Soup: Cabbage soup (E), Lentil soup (E)

Entrees: Eggplant - zucchini bake (E), Mujadarra (E), Parsley, onions and eggs (W), Tomatoes and eggs (W), Plaki with Fish (W)

Sunday, March 3, 2013

Bulgur and Potato Kufteh ( Musa Daghtsi style)

My maternal grandmother (aka Yeranuhe Nanny) used a lot of bulgur and potatoes in her everyday cooking. In fact, most of her dishes were suitable for a vegetarian diet, thus fitting for Lent. Meat was served in small portions on the occasions it was served at all; larger cuts of meat – either lamb, chicken or turkey – were served mainly for very special meals.

One dish I recall is Nanny's bulgur-potato kufteh  shaped like thin cigars and served with lettuce leaves as a wrap. When grape leaves from her back yard arbor were young and tender, she’d serve those in place of the lettuce leaves.  Nanny made enough of her own red pepper paste (an important ingredient in so many of her recipes - including this one) in late summer to last until the next season.
Such fond memories!

Nanny's Bulgur and Potato Kufteh
Here’s my Nanny's recipe for …

Bulgur and Potato Kufteh
Yield: 8 pieces

½ cup #1 (fine) bulgur
3 Tbsp. olive oil
½ cup finely chopped red peppers (NOTE: a combination of red and green peppers can be used)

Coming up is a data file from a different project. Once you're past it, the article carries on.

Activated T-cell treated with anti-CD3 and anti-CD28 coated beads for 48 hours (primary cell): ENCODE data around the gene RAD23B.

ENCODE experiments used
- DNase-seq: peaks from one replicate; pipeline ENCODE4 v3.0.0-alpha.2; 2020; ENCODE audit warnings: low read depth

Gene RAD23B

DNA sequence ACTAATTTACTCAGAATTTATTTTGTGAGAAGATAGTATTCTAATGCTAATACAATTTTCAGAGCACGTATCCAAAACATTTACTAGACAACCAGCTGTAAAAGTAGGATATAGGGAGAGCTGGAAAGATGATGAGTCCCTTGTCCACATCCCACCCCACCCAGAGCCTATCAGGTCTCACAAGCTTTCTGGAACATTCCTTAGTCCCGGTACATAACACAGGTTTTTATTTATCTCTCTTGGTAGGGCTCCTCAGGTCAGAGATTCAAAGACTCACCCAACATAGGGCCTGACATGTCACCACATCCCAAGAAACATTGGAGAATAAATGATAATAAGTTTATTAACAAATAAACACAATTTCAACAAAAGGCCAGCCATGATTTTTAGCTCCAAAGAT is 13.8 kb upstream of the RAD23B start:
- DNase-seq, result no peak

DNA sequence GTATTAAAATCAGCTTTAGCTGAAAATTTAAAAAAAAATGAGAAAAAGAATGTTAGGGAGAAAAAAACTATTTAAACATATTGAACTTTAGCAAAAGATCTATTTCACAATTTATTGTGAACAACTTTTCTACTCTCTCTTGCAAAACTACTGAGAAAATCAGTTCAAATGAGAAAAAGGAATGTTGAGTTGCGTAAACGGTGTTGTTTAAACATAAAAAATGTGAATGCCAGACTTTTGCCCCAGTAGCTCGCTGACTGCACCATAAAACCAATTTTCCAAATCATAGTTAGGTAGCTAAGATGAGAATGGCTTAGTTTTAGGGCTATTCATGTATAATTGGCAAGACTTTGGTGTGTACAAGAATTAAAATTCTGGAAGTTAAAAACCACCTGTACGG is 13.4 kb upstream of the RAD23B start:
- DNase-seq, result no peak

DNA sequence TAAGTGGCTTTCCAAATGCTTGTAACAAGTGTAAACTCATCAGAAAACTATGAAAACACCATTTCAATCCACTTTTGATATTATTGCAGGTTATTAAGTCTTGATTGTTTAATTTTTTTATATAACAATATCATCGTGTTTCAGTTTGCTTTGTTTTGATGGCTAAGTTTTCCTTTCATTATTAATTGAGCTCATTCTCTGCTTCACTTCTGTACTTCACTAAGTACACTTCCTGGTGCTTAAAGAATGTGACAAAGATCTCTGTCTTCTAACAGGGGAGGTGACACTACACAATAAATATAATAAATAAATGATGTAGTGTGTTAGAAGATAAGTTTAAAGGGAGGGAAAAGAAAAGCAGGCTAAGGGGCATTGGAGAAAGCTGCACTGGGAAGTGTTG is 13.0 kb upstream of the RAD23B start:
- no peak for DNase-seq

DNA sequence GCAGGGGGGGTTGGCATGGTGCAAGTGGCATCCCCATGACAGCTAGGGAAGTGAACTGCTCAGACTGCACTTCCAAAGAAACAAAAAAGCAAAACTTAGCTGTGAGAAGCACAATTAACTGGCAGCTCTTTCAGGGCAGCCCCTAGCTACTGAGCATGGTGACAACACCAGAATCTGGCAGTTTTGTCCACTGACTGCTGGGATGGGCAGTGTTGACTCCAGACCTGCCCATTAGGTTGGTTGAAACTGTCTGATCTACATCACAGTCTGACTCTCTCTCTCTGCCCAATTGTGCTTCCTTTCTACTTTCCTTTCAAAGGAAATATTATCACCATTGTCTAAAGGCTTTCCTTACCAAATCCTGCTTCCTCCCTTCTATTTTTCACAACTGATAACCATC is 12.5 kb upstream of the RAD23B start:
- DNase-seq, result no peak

1 cup finely chopped onion
½ lb. boiled, peeled potatoes
¼ cup finely chopped parsley
1 Tbsp. red pepper paste softened with 1 Tbsp. water (tomato paste with a dash of cayenne pepper can be substituted)
½ tsp. cumin
Dash of black pepper
1 tsp. salt

NOTE: This recipe can easily be doubled.

1. Place bulgur in a bowl adding just enough warm water to cover it.  Cover bowl with plastic wrap. Allow to sit for about 10 minutes, or until water is absorbed. Test bulgur to make sure it has softened to a tender, yet slightly chewy texture.  Drain any excess liquid.

2. In a skillet, heat the olive oil over medium-high heat. SautÄ— the peppers and onions until they soften, about 10 minutes. Set aside to cool.

3. Gently mash the boiled potatoes and set aside.

Bulgur - potato mixture prior to shaping
4. Once the bulgur has softened enough and the excess liquid is drained, add the peppers, onions, mashed potatoes, parsley, and the rest of the ingredients. Knead until well-combined. Adjust seasonings, if necessary.

5. Shape as desired –cigars; round, flat patties, etc. Arrange on a platter

To serve:  wrap in lettuce or grape leaves - or simply eat with a fork!